Consultant's failure to define 'success' means no fee payable
When drawing up a contract for consultancy work it is important that both sides agree what the objectives are and what will constitute success.
If there is no clear understanding, disputes can arise over fees, as shown in a recent case before the High Court.
It involved a company that engaged a consultant to advise it on how to cut costs in several areas of expense including air travel. Under the agreement, the target reduction in each category was 5%. The fees were to be paid on a contingency basis with the consultant receiving 50% of the savings obtained.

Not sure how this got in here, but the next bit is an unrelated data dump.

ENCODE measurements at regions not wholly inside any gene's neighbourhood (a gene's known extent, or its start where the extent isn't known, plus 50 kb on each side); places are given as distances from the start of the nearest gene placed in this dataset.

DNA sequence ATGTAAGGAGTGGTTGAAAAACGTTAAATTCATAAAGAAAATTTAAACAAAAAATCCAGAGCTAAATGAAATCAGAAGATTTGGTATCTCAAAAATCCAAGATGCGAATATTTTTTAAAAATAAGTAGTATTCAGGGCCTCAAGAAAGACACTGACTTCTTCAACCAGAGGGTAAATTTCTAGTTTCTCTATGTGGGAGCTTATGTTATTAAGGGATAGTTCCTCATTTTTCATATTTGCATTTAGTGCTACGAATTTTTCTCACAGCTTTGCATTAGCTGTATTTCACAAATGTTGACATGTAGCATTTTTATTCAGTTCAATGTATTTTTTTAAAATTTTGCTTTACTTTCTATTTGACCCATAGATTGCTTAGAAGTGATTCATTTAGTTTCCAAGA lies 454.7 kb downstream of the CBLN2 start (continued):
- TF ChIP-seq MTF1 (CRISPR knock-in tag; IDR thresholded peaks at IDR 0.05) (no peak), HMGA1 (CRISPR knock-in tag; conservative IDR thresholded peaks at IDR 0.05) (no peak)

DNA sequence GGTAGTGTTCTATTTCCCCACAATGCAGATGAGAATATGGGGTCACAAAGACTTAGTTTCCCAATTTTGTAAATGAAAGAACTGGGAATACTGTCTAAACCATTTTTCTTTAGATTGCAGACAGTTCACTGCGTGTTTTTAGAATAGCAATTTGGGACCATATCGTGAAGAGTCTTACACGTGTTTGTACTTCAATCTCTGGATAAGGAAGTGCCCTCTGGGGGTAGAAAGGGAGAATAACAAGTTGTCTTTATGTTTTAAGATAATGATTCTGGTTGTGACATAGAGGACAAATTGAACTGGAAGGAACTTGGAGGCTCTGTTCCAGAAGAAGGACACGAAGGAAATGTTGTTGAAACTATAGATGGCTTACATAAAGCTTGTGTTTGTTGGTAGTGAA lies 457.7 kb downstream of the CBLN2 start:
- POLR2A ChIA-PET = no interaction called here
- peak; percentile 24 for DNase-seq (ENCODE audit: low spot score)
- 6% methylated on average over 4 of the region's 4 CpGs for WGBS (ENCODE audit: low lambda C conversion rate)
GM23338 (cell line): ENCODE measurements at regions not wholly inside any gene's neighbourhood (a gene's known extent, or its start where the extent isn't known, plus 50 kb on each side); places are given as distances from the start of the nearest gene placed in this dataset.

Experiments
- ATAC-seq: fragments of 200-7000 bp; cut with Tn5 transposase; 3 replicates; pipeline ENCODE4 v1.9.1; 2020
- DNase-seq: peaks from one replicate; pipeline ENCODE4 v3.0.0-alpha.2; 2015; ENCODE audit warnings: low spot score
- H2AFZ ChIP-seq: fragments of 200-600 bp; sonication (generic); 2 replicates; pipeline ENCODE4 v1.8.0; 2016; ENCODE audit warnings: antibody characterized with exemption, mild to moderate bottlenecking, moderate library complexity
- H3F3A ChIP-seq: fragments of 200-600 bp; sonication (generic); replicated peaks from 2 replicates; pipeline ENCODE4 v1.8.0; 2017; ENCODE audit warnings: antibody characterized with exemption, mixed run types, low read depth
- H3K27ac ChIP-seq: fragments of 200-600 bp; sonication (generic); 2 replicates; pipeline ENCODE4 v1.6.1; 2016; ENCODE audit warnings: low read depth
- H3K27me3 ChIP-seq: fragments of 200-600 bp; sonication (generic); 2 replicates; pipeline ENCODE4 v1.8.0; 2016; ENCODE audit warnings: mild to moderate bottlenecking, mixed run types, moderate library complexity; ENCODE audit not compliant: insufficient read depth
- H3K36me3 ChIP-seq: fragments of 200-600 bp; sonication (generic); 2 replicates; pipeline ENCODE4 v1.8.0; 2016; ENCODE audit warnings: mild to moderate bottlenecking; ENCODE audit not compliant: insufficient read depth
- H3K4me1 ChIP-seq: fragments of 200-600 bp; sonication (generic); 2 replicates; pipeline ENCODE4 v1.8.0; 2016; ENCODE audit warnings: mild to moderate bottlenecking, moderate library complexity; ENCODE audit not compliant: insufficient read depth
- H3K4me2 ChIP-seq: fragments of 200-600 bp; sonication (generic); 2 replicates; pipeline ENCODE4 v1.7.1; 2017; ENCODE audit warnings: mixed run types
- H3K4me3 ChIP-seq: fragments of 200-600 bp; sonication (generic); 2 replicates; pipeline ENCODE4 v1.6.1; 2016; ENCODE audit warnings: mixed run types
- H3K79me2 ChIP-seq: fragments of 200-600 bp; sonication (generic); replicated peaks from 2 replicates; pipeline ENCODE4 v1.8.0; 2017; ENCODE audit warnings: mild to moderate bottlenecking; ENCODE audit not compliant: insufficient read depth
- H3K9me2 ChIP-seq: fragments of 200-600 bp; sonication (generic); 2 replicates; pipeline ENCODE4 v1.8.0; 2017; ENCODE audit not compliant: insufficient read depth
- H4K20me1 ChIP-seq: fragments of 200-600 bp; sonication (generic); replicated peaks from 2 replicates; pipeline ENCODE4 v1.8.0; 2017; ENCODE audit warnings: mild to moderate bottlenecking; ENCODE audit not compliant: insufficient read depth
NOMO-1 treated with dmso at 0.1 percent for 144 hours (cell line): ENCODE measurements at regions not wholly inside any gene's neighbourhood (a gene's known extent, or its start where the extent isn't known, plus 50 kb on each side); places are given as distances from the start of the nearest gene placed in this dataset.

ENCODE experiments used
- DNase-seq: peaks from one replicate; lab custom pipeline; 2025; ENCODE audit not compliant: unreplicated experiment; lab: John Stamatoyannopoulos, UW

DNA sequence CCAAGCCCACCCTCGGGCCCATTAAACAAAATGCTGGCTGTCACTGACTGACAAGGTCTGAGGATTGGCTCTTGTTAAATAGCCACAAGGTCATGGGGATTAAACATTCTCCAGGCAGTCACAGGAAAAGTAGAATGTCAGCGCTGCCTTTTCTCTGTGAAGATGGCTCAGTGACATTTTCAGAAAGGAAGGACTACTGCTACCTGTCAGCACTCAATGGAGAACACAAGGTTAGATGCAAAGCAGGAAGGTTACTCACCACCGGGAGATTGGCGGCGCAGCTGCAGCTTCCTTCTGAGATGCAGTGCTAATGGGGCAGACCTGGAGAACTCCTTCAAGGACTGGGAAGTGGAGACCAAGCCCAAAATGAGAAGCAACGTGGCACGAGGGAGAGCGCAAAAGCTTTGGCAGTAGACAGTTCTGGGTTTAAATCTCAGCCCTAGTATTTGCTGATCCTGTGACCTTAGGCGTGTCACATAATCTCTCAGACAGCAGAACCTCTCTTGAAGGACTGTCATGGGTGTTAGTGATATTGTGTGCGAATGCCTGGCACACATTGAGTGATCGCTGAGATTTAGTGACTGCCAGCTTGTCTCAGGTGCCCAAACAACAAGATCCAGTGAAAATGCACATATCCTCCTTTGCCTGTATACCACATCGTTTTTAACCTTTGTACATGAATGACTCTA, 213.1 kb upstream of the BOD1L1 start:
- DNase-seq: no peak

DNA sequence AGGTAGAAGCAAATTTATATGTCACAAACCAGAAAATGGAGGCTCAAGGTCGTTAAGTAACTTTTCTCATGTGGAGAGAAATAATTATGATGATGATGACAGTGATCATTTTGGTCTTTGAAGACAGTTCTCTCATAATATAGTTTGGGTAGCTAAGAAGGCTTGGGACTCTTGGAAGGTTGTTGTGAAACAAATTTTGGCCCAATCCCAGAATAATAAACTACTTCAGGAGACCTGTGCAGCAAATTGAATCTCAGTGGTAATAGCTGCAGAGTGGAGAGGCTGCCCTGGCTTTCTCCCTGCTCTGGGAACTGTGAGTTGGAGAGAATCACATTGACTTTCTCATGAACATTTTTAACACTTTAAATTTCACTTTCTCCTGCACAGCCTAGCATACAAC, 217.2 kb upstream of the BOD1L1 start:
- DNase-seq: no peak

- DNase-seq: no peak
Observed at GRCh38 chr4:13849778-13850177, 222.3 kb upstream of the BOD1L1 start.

The consultant produced a report as agreed but the company rejected the findings and refused to pay any fees.
The court found in favour of the company. It held that if the consultant’s findings were to qualify as a recommendation report there had to be a benchmark report setting out the current levels and prices paid.
The consultant had produced a benchmark report but the judge considered that it contained no clearly identifiable yardstick against which success in reducing costs could be measured. Such imprecision could be acceptable in a preliminary discussion document, but not if the intention was to provide a benchmark for calculating subsequent savings.
As the benchmark report contained no intelligible success criteria, the consultant could not show that such criteria had been met and so could not claim any fees.
Please contact Jon Alvarez about the issues raised in this article or any aspect of contract law.